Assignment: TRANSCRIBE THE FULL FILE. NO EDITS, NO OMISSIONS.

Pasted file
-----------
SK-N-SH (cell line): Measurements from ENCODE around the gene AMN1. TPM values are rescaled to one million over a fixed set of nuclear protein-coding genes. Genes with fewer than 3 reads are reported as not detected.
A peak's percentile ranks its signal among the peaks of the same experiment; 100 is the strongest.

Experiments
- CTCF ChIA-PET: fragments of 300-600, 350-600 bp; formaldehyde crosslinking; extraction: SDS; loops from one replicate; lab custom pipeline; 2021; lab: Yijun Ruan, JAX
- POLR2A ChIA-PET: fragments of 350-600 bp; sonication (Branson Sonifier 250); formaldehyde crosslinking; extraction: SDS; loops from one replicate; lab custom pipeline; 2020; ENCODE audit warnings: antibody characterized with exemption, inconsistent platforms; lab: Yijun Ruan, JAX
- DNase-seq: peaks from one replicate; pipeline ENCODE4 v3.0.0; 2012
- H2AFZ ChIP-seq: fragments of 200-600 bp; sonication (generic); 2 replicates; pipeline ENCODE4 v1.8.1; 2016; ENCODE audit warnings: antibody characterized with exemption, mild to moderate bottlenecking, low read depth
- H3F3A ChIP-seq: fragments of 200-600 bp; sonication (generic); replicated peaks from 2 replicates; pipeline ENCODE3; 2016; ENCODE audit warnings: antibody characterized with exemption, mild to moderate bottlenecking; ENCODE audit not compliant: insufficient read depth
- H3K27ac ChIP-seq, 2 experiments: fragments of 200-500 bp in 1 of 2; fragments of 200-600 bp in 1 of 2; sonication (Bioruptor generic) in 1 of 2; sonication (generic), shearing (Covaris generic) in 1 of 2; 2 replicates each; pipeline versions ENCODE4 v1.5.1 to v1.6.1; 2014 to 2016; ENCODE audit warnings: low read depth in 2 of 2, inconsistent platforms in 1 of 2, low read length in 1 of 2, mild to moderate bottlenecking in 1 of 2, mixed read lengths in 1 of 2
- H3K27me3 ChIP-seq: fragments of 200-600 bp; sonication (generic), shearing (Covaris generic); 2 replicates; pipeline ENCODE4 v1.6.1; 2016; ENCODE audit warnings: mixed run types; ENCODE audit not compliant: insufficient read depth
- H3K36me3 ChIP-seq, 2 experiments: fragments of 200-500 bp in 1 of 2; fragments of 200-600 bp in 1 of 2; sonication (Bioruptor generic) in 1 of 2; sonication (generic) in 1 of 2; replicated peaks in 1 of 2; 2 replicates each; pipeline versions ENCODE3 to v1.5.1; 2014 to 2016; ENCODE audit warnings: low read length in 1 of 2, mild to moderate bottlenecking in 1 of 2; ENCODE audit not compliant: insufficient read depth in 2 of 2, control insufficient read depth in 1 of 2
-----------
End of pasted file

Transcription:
SK-N-SH (cell line): Measurements from ENCODE around the gene AMN1. TPM values are rescaled to one million over a fixed set of nuclear protein-coding genes. Genes with fewer than 3 reads are reported as not detected.
A peak's percentile ranks its signal among the peaks of the same experiment; 100 is the strongest.

Experiments
- CTCF ChIA-PET: fragments of 300-600, 350-600 bp; formaldehyde crosslinking; extraction: SDS; loops from one replicate; lab custom pipeline; 2021; lab: Yijun Ruan, JAX
- POLR2A ChIA-PET: fragments of 350-600 bp; sonication (Branson Sonifier 250); formaldehyde crosslinking; extraction: SDS; loops from one replicate; lab custom pipeline; 2020; ENCODE audit warnings: antibody characterized with exemption, inconsistent platforms; lab: Yijun Ruan, JAX
- DNase-seq: peaks from one replicate; pipeline ENCODE4 v3.0.0; 2012
- H2AFZ ChIP-seq: fragments of 200-600 bp; sonication (generic); 2 replicates; pipeline ENCODE4 v1.8.1; 2016; ENCODE audit warnings: antibody characterized with exemption, mild to moderate bottlenecking, low read depth
- H3F3A ChIP-seq: fragments of 200-600 bp; sonication (generic); replicated peaks from 2 replicates; pipeline ENCODE3; 2016; ENCODE audit warnings: antibody characterized with exemption, mild to moderate bottlenecking; ENCODE audit not compliant: insufficient read depth
- H3K27ac ChIP-seq, 2 experiments: fragments of 200-500 bp in 1 of 2; fragments of 200-600 bp in 1 of 2; sonication (Bioruptor generic) in 1 of 2; sonication (generic), shearing (Covaris generic) in 1 of 2; 2 replicates each; pipeline versions ENCODE4 v1.5.1 to v1.6.1; 2014 to 2016; ENCODE audit warnings: low read depth in 2 of 2, inconsistent platforms in 1 of 2, low read length in 1 of 2, mild to moderate bottlenecking in 1 of 2, mixed read lengths in 1 of 2
- H3K27me3 ChIP-seq: fragments of 200-600 bp; sonication (generic), shearing (Covaris generic); 2 replicates; pipeline ENCODE4 v1.6.1; 2016; ENCODE audit warnings: mixed run types; ENCODE audit not compliant: insufficient read depth
- H3K36me3 ChIP-seq, 2 experiments: fragments of 200-500 bp in 1 of 2; fragments of 200-600 bp in 1 of 2; sonication (Bioruptor generic) in 1 of 2; sonication (generic) in 1 of 2; replicated peaks in 1 of 2; 2 replicates each; pipeline versions ENCODE3 to v1.5.1; 2014 to 2016; ENCODE audit warnings: low read length in 1 of 2, mild to moderate bottlenecking in 1 of 2; ENCODE audit not compliant: insufficient read depth in 2 of 2, control insufficient read depth in 1 of 2